In the news world, there are stories and then there are bombshells. And when it comes to dropping bombshells, Reuters may have gone all the way to thermonuclear this month. The news agency has released an investigative report that states categorically that not only did Johnson & Johnson Baby Powder sometimes contain asbestos, but the corporation knew about it and actively worked to conceal that information from the public and regulatory agencies.
The news comes after countless denials from Johnson and Johnson officials and attorneys who have gone on the record and stated unequivocally that the company’s products do not contain asbestos and that their conclusion is “supported by more than 50 years of independent, non-litigation driven scientific evaluations.” In nearly every trial involving claims of asbestos-linked mesothelioma, J&J officials have appeared almost defiant in their stance and left little, if any, room for interpretation of their statements. There was no way that consumers could be getting mesothelioma from using their Baby Powder product “because [its talc powder] does not contain asbestos.”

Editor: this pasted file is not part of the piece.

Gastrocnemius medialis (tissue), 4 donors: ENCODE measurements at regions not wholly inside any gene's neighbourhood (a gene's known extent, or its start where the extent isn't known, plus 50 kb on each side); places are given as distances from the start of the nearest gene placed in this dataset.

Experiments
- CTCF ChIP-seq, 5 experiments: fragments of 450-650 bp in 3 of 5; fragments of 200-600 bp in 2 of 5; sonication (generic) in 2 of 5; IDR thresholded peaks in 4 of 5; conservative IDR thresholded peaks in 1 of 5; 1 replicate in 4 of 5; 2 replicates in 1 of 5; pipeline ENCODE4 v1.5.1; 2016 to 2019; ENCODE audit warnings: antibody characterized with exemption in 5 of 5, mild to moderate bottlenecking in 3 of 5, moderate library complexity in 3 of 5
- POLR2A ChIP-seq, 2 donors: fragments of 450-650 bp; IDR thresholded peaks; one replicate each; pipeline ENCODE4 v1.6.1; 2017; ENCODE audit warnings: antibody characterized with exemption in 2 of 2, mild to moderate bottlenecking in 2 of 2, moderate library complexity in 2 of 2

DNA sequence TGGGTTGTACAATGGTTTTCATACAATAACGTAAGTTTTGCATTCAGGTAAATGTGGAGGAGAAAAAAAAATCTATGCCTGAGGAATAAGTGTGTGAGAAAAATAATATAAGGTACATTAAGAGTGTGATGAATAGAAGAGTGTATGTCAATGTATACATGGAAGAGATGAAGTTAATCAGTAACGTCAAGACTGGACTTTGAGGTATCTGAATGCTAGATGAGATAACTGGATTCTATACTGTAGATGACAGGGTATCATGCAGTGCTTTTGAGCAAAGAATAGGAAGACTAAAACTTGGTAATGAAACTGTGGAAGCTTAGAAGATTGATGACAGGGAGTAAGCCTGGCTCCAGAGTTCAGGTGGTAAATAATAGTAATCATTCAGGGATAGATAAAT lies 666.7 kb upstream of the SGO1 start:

The truth has finally emerged in spite of J&J’s constant denials and thanks to Reuters we’re now aware that the talc mining process does, in fact, create a situation where asbestos and talc can intermingle and that the corporation has known about these dangers for decades.Three separate lab tests conducted on Johnson and Johnson talc in the 1970s showed asbestos in the samples. One sample showed levels observed to be “rather high.” These positives continued well into the early 2000s.
Incredibly, even in the face of public disclosure of a trove of internal documents that show the lengths J&J was willing to go to protect itself and its profits, officials continue to deny the allegations. However, in addition to actively working internally to avoid revealing the situation to the public, it appears that Johnson & Johnson officials also worked to influence regulatory efforts to limit asbestos’ presence in cosmetic products as well as limiting research on the safety of talc.
In response to the Reuters report, J&J’s vice president of global media relations Ernie Knewitz emailed the news agency stating that “this is all a calculated attempt to distract from the fact that thousands of independent tests prove our talc does not contain asbestos or cause cancer. Any suggestion that Johnson & Johnson knew or hid information about the safety of talc is false.”